My colleague Jeff really opened my eyes when he introduced me to Kanban project management.
I returned the favor by telling him about the best project management book I’ve read in years: Agile Project Management with Kanban, by Eric Brechner
You can read an excerpt here.
While I loved the Agile approach in concept, in practice the learning curve was really steep. My team would have to learn sprints, scrums, and velocity management. Team members would need to learn new roles. It’s easy to find semester-long courses on how to run Agile projects. How were we going to take this on while we were busy doing our day jobs?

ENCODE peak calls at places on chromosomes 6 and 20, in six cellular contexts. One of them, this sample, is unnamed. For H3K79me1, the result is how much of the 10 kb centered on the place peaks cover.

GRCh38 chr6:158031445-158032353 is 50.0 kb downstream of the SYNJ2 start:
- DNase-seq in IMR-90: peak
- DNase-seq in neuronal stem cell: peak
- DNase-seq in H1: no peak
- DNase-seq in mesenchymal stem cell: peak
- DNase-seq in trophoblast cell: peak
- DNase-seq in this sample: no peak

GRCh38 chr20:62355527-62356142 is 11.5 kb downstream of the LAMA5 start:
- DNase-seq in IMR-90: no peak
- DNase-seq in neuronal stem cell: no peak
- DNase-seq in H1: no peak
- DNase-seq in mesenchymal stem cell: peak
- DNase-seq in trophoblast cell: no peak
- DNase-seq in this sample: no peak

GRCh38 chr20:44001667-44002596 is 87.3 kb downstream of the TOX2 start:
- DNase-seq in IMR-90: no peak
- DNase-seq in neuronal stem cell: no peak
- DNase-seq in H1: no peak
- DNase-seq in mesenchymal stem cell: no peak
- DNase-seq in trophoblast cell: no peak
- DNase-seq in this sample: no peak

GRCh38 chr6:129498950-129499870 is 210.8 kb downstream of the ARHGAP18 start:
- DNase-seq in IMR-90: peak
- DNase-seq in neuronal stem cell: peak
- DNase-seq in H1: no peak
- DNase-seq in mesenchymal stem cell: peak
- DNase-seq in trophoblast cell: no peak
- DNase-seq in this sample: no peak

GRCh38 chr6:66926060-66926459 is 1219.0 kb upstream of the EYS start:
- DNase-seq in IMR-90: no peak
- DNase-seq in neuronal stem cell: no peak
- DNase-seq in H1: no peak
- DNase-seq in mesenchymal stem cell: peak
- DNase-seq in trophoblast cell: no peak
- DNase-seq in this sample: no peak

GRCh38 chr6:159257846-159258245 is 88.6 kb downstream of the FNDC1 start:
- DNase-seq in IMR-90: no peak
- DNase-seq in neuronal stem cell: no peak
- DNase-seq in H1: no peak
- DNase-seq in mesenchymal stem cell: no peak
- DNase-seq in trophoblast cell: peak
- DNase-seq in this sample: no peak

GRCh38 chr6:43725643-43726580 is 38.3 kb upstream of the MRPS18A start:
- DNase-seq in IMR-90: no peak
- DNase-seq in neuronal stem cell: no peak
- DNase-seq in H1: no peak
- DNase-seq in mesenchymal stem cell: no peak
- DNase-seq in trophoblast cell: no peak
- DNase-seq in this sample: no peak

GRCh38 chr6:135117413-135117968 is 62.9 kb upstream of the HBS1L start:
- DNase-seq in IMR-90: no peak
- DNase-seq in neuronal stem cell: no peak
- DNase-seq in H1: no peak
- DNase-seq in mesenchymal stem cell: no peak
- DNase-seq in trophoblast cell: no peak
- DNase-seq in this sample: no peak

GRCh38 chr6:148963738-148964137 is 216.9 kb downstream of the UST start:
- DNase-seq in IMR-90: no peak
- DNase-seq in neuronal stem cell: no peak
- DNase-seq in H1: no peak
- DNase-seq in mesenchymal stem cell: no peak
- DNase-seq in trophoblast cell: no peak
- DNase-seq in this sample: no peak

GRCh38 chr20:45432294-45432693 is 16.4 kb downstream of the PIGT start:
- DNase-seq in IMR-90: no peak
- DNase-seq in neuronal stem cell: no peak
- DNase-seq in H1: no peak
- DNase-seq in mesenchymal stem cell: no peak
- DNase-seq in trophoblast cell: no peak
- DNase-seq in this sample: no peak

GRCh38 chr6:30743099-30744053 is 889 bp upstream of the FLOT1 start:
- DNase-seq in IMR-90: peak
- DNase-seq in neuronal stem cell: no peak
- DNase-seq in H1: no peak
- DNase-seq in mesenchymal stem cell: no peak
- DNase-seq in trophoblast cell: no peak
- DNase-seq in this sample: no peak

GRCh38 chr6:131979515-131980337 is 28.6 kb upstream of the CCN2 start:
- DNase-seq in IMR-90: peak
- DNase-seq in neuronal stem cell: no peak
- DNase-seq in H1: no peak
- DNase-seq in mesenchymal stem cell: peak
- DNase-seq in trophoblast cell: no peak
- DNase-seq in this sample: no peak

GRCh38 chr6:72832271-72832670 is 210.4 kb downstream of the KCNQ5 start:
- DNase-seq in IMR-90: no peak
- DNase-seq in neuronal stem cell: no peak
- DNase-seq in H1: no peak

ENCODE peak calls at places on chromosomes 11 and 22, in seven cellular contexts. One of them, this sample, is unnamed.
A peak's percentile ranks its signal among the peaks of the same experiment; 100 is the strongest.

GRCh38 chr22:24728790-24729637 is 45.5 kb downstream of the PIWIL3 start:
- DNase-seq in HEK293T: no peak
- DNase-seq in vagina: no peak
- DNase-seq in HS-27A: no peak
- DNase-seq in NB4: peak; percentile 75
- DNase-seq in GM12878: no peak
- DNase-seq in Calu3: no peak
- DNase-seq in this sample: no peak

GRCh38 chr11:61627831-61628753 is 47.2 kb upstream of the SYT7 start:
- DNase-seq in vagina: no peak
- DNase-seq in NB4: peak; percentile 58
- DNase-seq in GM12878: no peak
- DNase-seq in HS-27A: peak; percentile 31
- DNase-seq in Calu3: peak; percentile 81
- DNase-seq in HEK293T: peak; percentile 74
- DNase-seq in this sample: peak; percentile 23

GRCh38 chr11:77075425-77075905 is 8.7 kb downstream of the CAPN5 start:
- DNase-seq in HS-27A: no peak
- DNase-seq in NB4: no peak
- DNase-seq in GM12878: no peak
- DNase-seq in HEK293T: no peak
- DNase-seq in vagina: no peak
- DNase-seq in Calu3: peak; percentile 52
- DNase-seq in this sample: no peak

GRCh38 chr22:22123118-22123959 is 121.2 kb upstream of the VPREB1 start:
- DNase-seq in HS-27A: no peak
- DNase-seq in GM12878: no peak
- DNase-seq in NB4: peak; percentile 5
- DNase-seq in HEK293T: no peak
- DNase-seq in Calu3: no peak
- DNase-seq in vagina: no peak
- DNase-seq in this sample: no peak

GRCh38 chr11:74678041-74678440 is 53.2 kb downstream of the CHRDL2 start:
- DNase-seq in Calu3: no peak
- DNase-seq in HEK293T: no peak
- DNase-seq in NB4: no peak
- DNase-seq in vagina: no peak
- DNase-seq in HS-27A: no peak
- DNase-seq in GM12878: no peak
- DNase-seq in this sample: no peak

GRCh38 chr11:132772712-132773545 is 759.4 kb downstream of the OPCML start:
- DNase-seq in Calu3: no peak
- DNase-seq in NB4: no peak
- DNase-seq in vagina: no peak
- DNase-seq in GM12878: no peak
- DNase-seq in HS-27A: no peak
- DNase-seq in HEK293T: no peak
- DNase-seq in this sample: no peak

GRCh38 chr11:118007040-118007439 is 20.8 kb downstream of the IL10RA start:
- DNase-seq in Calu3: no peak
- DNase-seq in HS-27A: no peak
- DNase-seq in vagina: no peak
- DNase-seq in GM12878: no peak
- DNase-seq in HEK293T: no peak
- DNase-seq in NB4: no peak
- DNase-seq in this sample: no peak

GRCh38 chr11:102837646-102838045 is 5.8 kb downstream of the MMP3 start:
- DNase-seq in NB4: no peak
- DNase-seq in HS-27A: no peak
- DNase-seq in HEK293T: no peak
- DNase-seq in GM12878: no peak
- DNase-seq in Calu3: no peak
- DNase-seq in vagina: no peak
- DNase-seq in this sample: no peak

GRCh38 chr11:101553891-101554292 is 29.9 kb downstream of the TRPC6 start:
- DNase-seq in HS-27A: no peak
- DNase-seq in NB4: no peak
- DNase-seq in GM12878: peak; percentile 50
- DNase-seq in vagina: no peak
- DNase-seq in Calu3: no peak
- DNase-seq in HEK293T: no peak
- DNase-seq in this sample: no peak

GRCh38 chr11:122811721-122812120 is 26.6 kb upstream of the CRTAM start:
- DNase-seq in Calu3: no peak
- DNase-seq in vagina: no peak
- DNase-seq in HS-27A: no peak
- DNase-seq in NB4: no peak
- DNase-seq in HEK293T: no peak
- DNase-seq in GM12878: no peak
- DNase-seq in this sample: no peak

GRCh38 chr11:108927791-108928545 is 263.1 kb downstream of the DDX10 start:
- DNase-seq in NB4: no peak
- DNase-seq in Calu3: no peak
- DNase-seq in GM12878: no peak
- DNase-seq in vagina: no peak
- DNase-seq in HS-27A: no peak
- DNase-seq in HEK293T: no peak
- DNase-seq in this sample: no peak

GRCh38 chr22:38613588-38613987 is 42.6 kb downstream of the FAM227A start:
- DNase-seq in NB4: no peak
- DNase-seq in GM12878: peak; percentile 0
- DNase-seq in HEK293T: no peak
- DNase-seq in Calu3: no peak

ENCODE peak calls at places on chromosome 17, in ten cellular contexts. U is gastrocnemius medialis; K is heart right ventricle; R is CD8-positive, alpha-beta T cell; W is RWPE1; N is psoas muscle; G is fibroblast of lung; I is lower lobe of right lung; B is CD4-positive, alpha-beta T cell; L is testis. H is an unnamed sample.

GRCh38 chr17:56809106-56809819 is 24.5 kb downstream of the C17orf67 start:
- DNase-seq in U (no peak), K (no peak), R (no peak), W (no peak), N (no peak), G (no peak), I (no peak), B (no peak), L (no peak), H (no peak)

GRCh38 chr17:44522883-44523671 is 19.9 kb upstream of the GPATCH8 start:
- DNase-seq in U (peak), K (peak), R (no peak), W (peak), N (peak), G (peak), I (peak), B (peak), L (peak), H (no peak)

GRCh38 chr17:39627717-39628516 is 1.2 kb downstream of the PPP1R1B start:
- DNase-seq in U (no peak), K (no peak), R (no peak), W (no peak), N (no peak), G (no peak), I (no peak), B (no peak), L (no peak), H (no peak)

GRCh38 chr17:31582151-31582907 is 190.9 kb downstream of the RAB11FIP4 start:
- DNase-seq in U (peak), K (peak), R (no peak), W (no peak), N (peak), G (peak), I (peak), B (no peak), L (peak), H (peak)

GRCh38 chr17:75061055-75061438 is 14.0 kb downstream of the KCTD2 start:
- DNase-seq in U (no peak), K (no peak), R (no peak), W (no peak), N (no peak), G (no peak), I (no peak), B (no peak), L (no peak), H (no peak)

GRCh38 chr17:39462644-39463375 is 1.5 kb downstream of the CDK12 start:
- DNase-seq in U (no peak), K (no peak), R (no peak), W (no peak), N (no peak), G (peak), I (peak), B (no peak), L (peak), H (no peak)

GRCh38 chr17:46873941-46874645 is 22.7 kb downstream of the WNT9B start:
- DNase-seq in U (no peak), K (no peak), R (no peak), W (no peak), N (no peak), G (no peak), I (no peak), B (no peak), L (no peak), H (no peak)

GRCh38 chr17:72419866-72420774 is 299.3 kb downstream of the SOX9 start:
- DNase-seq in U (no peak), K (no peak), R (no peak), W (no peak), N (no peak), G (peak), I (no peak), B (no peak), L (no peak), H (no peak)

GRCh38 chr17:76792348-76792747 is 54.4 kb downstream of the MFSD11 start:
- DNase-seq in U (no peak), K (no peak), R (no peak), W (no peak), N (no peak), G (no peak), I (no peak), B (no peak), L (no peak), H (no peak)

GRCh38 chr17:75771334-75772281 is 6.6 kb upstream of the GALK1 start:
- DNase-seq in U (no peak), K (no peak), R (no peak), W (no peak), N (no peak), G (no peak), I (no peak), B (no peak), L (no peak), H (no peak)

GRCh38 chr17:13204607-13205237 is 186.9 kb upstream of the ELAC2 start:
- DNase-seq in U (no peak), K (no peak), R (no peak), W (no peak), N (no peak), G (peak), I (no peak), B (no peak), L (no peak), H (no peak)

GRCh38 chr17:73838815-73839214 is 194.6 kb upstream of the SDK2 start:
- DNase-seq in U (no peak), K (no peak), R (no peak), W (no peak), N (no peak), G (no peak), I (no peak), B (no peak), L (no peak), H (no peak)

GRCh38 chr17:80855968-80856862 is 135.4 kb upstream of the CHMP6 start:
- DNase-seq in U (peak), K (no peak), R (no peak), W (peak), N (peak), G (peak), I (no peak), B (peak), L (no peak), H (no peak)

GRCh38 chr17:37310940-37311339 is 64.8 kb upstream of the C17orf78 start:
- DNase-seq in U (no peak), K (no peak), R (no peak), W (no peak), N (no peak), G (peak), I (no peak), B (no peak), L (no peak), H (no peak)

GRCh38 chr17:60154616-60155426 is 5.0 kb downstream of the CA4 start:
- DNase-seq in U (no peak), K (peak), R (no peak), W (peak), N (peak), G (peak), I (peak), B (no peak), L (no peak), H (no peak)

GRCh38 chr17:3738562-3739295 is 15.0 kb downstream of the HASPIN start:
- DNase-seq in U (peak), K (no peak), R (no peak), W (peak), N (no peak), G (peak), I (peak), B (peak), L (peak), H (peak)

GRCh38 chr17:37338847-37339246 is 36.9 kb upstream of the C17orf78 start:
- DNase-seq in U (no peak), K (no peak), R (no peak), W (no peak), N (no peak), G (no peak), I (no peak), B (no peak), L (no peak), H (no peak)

The Kanban approach seems more straightforward to me, and apparently to many others. In fact, Kanban project management is now starting to supplant Agile in many places.
What is kanban?
Kanban is based on the deceptively simple concept that a project consists of a backlog of tasks to be worked that have not yet started. The project team pulls the highest priority tasks out of the backlog, works on them until complete, and then goes back and selects another set to work.
I spent a lot of time on the web reading everything I could about Kanban project management. Here are a couple of links to get started:
Actually, you’re better off skipping the web search and reading Agile Project Management with Kanban, by Eric Brechner. It’s awesome.
- Kanban – The Basics (neomobile-blog.com)
- Critical Action Planning – A New Approach to Project Management for Medical Device Companies (jaycaplan.com)